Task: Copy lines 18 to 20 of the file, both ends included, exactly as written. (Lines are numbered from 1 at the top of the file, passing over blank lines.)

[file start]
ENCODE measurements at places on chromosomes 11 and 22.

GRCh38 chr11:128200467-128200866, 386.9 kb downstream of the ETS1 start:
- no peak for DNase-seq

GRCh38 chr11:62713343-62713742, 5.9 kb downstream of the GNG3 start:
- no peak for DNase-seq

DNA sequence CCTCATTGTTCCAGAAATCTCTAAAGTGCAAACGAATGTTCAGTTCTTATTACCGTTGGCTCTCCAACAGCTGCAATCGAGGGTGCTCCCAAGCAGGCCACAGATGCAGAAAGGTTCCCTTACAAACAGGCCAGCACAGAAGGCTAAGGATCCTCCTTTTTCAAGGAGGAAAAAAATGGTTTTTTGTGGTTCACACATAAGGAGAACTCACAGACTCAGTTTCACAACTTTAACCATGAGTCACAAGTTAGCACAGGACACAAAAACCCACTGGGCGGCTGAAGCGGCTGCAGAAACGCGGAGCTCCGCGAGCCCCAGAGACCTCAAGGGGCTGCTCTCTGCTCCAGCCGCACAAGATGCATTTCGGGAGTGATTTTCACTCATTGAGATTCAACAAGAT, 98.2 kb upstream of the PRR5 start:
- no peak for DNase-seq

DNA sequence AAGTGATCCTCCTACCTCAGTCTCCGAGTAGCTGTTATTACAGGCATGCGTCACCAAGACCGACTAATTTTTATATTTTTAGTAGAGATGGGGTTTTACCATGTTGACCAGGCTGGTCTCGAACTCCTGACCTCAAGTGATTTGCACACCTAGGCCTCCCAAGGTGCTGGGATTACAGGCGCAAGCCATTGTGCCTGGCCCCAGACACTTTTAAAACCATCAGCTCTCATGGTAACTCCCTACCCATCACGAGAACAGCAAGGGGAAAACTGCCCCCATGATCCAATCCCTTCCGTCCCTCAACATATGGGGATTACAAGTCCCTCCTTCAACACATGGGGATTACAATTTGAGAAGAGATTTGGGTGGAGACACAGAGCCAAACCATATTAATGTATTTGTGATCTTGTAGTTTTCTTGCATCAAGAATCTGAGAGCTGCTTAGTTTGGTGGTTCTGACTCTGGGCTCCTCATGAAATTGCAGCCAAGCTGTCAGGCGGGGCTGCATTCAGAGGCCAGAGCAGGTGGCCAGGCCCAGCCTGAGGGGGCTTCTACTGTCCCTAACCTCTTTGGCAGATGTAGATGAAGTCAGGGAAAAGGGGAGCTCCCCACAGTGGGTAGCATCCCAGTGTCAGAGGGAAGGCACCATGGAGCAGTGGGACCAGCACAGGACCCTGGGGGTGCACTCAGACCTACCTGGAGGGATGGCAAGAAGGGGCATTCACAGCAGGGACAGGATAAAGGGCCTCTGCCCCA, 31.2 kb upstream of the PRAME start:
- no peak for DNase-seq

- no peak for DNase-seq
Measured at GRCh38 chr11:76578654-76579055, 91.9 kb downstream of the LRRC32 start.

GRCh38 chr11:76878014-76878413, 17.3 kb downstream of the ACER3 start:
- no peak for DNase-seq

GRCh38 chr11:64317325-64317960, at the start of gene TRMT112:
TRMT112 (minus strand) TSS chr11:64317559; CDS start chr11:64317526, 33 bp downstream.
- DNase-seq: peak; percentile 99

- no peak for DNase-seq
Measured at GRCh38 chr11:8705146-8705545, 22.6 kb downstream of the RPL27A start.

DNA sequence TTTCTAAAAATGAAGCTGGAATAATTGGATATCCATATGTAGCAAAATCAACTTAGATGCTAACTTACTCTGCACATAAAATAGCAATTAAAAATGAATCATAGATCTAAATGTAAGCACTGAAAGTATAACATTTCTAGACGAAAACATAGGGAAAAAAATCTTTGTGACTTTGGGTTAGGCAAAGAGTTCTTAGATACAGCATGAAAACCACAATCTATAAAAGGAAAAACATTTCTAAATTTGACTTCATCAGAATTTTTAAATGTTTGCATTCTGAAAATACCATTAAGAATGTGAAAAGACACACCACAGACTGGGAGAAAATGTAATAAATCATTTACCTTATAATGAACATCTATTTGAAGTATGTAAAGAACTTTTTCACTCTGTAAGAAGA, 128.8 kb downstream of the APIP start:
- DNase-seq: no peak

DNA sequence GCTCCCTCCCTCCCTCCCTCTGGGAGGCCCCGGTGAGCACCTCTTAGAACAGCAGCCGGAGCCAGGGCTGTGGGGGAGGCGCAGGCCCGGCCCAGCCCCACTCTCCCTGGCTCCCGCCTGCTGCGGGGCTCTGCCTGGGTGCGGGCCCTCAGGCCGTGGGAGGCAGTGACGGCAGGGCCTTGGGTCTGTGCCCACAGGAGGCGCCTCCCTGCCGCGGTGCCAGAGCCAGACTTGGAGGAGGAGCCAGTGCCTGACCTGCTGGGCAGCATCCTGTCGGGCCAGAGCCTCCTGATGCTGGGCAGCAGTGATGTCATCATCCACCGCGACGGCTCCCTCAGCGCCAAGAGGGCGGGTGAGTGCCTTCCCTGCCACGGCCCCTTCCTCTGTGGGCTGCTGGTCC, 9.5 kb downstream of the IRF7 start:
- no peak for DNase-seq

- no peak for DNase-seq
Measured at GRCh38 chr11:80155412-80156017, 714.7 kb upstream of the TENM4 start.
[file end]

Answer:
Measured at GRCh38 chr11:8705146-8705545, 22.6 kb downstream of the RPL27A start.

DNA sequence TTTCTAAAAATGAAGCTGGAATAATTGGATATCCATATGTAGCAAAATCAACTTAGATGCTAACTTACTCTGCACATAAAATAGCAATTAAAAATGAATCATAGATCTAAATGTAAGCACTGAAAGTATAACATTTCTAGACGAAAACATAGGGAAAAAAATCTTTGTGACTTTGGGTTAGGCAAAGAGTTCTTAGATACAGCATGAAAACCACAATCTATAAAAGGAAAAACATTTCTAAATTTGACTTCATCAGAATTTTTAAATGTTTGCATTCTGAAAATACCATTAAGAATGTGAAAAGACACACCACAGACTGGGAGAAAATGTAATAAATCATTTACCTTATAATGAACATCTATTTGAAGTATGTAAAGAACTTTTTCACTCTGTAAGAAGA, 128.8 kb downstream of the APIP start:
- DNase-seq: no peak